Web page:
“Since this crisis started, more than a million people have applied for unemployment assistance, and our economy was put into a coma to stop the coronavirus,” said Senator Eric Lesser, D-Longmeadow, Senate chair of the Committee on Economic Development and Emerging Technologies. “This legislation gives us the opportunity to rebuild our economy from the bottom up, and from the middle out.”

A House-Senate conference committee will work out a compromise version of the two bills.

A “Yes” vote is for the package.

Rep. Natalie Blais — Yes

Rep. Paul Mark — Yes

Rep. Susannah Whipps — Yes

Sen. Joanne Comerford — Yes

Sen. Adam Hinds — Yes

Sen. Anne Gobi — Yes

Health care (H 4888)

The House, 158 to 0, approved a bill that sponsors say will increase access to health care, protect patients and enhance quality care. Key provisions would require health insurers to cover telehealth visits for primary care and chronic disease management at the same rate as in-person visits for one year. Behavioral telehealth services, over both phone and video, would be covered at the same rate as in-person care permanently.

The Senate has approved a different version of the legislation, and a House-Senate conference committee will work out a compromise.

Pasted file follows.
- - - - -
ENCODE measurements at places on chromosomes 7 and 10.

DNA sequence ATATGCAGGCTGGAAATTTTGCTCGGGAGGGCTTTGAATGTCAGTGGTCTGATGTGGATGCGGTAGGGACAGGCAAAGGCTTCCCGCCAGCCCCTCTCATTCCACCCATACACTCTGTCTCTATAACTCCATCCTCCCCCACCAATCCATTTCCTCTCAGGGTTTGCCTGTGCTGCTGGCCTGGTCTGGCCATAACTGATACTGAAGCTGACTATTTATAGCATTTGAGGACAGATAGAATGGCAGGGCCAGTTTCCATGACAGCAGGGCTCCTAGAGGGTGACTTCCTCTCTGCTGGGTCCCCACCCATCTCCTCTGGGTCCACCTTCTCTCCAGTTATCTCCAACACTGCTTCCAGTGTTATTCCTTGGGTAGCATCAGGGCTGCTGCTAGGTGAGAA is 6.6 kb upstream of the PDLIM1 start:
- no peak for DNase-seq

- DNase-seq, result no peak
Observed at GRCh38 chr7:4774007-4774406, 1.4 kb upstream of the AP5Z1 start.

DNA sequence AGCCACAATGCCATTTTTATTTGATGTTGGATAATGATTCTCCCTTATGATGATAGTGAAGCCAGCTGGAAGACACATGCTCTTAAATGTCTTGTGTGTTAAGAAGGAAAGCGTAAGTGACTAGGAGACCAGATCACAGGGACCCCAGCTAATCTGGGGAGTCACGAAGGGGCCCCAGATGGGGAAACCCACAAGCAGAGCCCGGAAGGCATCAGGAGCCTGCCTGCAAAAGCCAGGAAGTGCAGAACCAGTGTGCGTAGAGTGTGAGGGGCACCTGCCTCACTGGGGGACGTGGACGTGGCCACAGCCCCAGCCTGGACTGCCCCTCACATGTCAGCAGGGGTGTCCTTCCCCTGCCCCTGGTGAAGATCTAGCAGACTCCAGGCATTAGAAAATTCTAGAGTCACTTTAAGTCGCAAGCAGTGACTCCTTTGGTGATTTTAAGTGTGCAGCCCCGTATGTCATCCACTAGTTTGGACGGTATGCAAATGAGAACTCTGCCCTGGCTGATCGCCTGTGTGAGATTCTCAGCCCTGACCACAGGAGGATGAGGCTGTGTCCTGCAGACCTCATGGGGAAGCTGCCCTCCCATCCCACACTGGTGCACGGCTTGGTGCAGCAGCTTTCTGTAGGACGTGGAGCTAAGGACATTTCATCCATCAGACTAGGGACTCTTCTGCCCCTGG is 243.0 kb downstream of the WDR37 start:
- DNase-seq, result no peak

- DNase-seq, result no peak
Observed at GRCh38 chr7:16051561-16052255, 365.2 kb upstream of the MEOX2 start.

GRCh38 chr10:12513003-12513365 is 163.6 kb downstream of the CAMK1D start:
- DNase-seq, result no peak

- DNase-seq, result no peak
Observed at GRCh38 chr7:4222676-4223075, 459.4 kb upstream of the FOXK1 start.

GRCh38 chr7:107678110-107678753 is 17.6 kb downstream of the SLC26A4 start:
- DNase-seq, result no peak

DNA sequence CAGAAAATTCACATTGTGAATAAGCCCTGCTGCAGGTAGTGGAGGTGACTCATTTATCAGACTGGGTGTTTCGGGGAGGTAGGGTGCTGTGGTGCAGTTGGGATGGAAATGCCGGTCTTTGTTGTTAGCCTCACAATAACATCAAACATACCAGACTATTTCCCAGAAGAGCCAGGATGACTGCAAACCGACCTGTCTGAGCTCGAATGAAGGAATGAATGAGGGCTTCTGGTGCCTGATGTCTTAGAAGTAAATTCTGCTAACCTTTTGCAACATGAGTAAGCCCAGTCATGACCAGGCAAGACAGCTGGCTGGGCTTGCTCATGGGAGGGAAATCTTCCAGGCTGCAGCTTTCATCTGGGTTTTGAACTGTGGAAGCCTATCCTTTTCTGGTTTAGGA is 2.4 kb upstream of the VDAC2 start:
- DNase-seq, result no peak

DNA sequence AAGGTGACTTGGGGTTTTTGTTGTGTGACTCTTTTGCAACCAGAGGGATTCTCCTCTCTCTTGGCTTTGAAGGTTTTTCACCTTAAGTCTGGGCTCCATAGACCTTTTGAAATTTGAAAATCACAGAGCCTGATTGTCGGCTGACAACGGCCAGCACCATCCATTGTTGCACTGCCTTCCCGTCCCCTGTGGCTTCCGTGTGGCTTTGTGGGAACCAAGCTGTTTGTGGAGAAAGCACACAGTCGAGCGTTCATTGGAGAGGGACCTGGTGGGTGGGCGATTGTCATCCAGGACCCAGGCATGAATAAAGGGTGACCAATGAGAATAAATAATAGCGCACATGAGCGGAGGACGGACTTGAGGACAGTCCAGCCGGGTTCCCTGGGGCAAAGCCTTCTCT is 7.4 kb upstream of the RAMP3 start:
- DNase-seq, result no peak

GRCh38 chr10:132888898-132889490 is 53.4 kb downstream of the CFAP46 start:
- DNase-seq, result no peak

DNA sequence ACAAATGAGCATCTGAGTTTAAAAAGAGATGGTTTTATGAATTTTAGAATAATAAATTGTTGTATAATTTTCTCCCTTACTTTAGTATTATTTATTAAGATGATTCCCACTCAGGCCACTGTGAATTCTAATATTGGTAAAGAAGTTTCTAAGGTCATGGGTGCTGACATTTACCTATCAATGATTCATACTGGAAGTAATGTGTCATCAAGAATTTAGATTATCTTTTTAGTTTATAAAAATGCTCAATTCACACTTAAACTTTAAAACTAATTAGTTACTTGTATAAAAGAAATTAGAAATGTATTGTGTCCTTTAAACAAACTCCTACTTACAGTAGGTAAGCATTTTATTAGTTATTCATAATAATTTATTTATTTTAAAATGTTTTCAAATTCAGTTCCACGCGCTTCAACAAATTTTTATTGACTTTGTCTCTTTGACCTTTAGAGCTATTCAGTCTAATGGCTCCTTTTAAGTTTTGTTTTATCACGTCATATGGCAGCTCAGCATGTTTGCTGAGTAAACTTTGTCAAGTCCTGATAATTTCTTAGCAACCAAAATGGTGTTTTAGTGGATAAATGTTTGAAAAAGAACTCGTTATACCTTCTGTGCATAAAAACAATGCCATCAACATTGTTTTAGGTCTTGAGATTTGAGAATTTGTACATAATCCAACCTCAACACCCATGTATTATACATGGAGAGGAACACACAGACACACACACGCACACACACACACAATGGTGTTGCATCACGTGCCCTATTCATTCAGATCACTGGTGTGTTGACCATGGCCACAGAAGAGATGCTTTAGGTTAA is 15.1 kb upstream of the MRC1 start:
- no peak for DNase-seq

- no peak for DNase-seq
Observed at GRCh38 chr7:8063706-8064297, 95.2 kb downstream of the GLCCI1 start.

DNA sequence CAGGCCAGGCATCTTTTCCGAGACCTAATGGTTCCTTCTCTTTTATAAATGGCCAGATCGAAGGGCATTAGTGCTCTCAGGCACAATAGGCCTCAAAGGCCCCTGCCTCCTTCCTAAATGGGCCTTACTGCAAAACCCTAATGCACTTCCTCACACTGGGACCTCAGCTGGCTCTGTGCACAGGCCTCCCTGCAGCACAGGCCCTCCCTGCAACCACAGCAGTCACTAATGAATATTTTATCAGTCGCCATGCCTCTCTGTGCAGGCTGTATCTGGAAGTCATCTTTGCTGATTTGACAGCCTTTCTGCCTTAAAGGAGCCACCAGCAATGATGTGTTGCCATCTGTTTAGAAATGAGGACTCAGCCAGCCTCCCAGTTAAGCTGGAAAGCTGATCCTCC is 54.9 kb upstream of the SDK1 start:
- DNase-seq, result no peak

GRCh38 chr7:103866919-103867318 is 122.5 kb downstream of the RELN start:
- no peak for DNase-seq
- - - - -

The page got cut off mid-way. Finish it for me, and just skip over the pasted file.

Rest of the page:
The measure also includes protections against “surprise billing,” the much-criticized practice of charging unsuspecting patients who received health care services outside of their insurance plan’s network for costs that insurers refuse to pay. Another provision would allow registered nurse practitioners, nurse anesthetists and psychiatric nurse mental health specialists who meet specific education and training standards to practice independently.

Amy Rosenthal, executive director of Health Care For All, said she is encouraged by the House passage of the bill, which takes important steps to address issues and gaps in health care access for residents during the COVID-19 pandemic and in the future. However, she also said she is disappointed that the Legislature did not adopt a critical provision to ensure access to medications for certain chronic conditions and potential COVID-19 vaccines and treatments.

Although no senators voted against the bill, some small businesses and health insurance companies have expressed concerns that it goes too far.

“We believe requiring plans to pay telehealth at an in-person rate for two years is too long, and we recommend a shorter time frame for the sunset of payment parity, such as 90 days after rescission of the governor’s executive order mandating telehealth,” said the leaders of the Retailers Association of Massachusetts, Massachusetts Association of Health Plans and the state chapter of the National Federation of Independent Business.

They suggested that a transition period tied to the end of the COVID-19 pandemic would allow for payers and providers to negotiate appropriate reimbursement for certain health care services that may not represent a comprehensive in-person consultation between a member and a provider. They also argued that currently contracted rates between providers and insurers for telehealth services cannot be circumvented by statute.

A “Yes” vote is for the bill.

Rep. Natalie Blais — Yes

Rep. Paul Mark — Yes

Rep. Susannah Whipps — Yes